In November 1928, the school was accredited by the Association of American Universities (AAU) as a school whose graduates were deemed capable of advanced graduate work.[8] The name of the school was changed in 1931 to Kansas State College of Agriculture and Applied Science. In 1959, the Kansas legislature changed the name again to Kansas State University of Agriculture and Applied Science to reflect a growing number of graduate programs, although as a practical and legal matter it has since been referred to as Kansas State University.[16][17] Milton S. Eisenhower served as president of the university from 1943 to 1950, and Dr. James McCain succeeded him, serving from 1950 to 1975. Several buildings, including residence halls and a student union, were added to the campus in the 1950s. The 1960s witnessed demonstrations against the Vietnam War, though fewer than at other college campuses. Enrollment was relatively high through most of the 1970s, but the university endured a downward spiral from approximately 1976 to 1986, when enrollment decreased to 17,570 and a number of faculty resigned. In 1986, Jon Wefald assumed the presidency of Kansas State University. During his tenure, enrollment and donations increased.

On June 15, 2009, Kirk Schulz became the 13th president of Kansas State University.[18] In March 2010 he announced his K-State 2025 plan.[19] The initiative is designed to elevate K-State to a top 50 nationally recognized research university by 2025.

Campus[edit]

The university moved its main campus from the location of Blue Mont Central College to its present site in 1875.[8] The original site is now occupied by Central National Bank of Manhattan and Founders Hill Apartments.

The main campus of Kansas State University in Manhattan now covers 668 acres (2.70 km2). The campus is very historic, featuring more buildings built before 1910 than any other campus in Kansas. Holtz Hall, built in 1876, is the oldest free-standing building on campus.[8] However, the oldest building on campus is the original section of Seaton Hall, which now forms Seaton Court, facing the courtyard of Hale Library and Eisenhower Hall. Originally named the Industrial Workshop, this section of Seaton Hall is the oldest remaining education building on the Manhattan campus.[8]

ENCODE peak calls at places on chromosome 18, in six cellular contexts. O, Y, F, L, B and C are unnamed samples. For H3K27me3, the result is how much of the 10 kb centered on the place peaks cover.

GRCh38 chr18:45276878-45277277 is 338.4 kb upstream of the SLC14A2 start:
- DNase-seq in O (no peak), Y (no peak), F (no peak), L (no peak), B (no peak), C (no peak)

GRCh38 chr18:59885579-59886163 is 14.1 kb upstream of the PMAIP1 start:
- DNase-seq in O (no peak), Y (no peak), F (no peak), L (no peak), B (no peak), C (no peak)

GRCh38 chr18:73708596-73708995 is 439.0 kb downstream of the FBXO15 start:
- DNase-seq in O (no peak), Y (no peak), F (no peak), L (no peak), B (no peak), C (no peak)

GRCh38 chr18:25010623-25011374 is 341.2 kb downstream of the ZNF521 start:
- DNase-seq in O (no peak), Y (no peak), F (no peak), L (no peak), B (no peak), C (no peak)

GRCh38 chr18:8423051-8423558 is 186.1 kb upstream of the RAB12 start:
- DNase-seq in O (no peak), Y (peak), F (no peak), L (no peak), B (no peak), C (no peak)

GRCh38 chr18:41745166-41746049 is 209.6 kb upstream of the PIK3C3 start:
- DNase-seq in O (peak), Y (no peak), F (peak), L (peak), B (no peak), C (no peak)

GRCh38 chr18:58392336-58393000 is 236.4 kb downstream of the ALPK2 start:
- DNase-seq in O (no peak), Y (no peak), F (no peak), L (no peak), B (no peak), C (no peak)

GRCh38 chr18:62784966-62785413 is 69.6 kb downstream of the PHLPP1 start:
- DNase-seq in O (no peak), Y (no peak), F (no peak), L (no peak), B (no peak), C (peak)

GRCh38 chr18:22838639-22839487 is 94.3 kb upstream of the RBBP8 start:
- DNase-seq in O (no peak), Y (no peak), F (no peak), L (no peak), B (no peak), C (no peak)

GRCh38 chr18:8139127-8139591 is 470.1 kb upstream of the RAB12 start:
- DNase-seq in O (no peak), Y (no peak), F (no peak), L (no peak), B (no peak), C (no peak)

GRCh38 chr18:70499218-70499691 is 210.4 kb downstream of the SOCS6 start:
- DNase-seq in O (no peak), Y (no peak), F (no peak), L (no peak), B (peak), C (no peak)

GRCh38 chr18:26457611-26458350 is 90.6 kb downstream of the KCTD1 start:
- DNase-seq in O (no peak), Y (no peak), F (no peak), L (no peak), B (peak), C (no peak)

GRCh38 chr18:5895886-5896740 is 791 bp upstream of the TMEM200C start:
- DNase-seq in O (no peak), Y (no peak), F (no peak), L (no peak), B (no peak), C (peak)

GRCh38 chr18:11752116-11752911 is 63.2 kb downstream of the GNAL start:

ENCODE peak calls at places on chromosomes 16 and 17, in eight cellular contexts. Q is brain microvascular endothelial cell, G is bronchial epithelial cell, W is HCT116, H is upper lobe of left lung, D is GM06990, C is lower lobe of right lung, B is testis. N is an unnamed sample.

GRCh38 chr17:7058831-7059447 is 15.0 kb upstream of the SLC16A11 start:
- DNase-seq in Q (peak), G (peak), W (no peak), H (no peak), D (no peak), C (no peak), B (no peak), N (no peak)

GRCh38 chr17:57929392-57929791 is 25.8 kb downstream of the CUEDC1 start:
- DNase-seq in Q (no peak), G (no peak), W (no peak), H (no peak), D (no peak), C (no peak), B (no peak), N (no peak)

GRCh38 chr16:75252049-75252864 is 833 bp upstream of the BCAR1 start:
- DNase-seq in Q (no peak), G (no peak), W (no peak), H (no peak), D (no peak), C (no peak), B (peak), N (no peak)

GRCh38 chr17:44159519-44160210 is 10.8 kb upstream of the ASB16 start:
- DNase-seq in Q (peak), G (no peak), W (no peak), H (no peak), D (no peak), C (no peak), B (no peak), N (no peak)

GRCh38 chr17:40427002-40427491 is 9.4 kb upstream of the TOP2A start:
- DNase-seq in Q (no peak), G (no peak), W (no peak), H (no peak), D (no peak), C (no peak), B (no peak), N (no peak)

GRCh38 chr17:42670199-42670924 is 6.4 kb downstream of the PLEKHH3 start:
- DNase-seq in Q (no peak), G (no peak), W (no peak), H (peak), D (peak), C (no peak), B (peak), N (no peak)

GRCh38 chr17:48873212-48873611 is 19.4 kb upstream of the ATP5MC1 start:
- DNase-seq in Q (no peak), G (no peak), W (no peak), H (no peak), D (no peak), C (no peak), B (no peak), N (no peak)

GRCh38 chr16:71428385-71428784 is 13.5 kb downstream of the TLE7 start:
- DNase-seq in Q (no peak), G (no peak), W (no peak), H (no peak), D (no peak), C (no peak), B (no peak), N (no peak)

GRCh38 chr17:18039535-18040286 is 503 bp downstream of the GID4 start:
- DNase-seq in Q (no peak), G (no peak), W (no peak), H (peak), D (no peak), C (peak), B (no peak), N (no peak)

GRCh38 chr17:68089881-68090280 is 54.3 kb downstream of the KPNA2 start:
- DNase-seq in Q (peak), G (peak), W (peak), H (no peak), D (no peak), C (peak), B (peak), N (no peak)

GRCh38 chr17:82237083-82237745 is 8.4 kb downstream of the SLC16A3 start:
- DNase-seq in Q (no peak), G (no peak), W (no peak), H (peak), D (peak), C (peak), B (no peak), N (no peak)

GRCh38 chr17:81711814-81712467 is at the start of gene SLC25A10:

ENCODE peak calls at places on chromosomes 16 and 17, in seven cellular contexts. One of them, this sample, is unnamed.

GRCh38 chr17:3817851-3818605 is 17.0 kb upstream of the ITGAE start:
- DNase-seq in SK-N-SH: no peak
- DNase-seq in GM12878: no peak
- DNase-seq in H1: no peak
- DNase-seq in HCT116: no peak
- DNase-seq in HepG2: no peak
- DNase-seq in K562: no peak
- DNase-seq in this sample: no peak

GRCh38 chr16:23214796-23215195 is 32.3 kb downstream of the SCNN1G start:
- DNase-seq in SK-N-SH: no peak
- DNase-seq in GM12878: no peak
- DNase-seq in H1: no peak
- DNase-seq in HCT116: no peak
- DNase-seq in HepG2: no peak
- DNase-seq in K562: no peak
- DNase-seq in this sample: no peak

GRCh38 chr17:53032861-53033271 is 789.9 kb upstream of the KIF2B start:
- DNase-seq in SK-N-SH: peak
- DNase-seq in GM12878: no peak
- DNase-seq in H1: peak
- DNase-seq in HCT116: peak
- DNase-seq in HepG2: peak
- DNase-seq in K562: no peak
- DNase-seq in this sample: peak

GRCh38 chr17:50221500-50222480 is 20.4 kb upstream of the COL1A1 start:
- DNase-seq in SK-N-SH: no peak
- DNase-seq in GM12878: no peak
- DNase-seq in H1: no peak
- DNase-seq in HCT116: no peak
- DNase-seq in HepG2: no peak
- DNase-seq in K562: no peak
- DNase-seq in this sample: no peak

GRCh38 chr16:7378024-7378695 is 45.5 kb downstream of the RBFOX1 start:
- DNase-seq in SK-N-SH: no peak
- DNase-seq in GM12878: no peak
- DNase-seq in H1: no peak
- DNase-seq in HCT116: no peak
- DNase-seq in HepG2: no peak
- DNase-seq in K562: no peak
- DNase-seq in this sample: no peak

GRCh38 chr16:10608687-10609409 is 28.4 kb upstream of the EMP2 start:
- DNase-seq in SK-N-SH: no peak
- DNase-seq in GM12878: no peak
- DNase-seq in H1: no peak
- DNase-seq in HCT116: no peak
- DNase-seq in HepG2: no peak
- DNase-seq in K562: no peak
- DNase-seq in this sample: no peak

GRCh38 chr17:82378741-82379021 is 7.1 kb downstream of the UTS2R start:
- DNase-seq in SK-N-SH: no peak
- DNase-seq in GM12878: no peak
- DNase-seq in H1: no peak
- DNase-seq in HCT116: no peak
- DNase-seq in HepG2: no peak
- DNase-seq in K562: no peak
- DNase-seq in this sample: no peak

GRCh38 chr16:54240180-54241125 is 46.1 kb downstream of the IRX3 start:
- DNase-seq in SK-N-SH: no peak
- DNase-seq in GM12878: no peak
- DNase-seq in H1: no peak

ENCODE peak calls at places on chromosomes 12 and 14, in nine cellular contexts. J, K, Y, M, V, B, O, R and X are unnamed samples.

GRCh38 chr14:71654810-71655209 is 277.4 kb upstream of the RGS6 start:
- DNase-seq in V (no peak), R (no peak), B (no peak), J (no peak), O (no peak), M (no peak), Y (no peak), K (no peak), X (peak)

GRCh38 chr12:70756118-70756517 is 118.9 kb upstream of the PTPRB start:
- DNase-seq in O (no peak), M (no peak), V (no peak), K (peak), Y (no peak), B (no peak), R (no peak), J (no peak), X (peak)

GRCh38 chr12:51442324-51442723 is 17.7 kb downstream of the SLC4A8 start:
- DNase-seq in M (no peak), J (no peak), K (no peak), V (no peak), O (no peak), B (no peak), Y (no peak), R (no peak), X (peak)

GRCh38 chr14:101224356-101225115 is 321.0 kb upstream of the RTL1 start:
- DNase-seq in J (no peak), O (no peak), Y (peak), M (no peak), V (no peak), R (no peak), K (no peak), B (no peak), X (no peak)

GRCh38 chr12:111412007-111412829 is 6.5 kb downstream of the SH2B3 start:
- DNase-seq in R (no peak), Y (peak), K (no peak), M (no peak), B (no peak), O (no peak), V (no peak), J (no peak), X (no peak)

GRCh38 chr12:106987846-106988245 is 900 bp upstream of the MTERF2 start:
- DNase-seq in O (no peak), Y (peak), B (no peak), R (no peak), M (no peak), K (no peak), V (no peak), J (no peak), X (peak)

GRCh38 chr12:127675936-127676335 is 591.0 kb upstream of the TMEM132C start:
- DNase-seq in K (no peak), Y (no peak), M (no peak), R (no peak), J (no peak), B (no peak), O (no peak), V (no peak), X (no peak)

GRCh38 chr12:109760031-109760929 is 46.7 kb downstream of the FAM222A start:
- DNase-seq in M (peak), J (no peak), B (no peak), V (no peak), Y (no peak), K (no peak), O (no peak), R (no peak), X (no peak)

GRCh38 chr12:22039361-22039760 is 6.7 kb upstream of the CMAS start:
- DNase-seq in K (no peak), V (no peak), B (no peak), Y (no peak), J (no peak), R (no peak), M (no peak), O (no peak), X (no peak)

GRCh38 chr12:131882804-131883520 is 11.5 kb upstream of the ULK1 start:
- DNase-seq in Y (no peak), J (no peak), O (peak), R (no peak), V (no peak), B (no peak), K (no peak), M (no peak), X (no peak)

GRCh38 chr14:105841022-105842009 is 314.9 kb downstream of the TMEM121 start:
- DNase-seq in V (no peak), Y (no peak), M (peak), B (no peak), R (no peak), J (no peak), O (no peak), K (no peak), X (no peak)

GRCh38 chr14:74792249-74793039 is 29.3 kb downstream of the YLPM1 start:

The predominant architectural feature of the Manhattan campus is its use of native limestone. This includes the signature building at Kansas State University, Anderson Hall, developed in three stages between 1877 and 1885. Anderson Hall, now listed on the National Register of Historic Places, has housed the university's administrative offices for more than a century. Although there are many historic building on the campus, since 1986 Kansas State has also added over two million square feet (186,000 m²) of new buildings to the campus, including an expanded library, new art museum, and plant sciences building.

Several of the buildings on campus were heavily damaged by an EF4 tornado on June 11, 2008. Damage estimates totaled more than $20 million.[20] K-State paid a deductible of $5 million for their insurance to repair all damages.

Academic profile[edit]

University rankings
National
Forbes[21] 374
U.S. News & World Report[22] 143
Washington Monthly[23] 189
Global
ARWU[24] 301-400
Times[25] 351-400

Since 1986, Kansas State ranks first nationally among public universities in its total of Rhodes, Marshall, Truman, Goldwater, and Udall scholars with 124 recipients.[26] The school is a member of the Midwestern Association of Graduate Schools, and is home to the Kansas Beta chapter of the Phi Beta Kappa honor society.

Kansas State University has 65 academic departments in nine colleges: Agriculture; Architecture, Planning and Design; Arts and Sciences; Business Administration; Education; Engineering; Human Ecology; Technology and Aviation; and Veterinary Medicine. The graduate school offers 65 master's degree programs and nearly 50 doctoral programs.

In 1991, the former Kansas Technical Institute in Salina, Kansas was merged with Kansas State University by an act of the Kansas legislature. The College of Technology and Aviation is located at the Salina campus, and is commonly referred to as K-State Salina.

K-State implemented an academic honor code in 1999.[27] When students are admitted, it is implied that they will adhere to the Honor Pledge: "On my honor, as a student, I have neither given nor received unauthorized aid on this academic work."

Research[edit]

The university has had a long-standing interest in agriculture, particularly native Great Plains plant and animal life. The Kansas State University Gardens is an on-campus horticulture display garden that serves as an educational resource and learning laboratory for K-State students and the public. The Konza Prairie is a native tallgrass prairie preserve located south of Manhattan, which is co-owned by The Nature Conservancy and Kansas State University and operated as a field research station by the department of biology. The university also owns an additional 18,000 acres (73 km2) in cities across the state that it operates as Agricultural Experiment Stations in research centers in Hays, Garden City, Colby, and Parsons.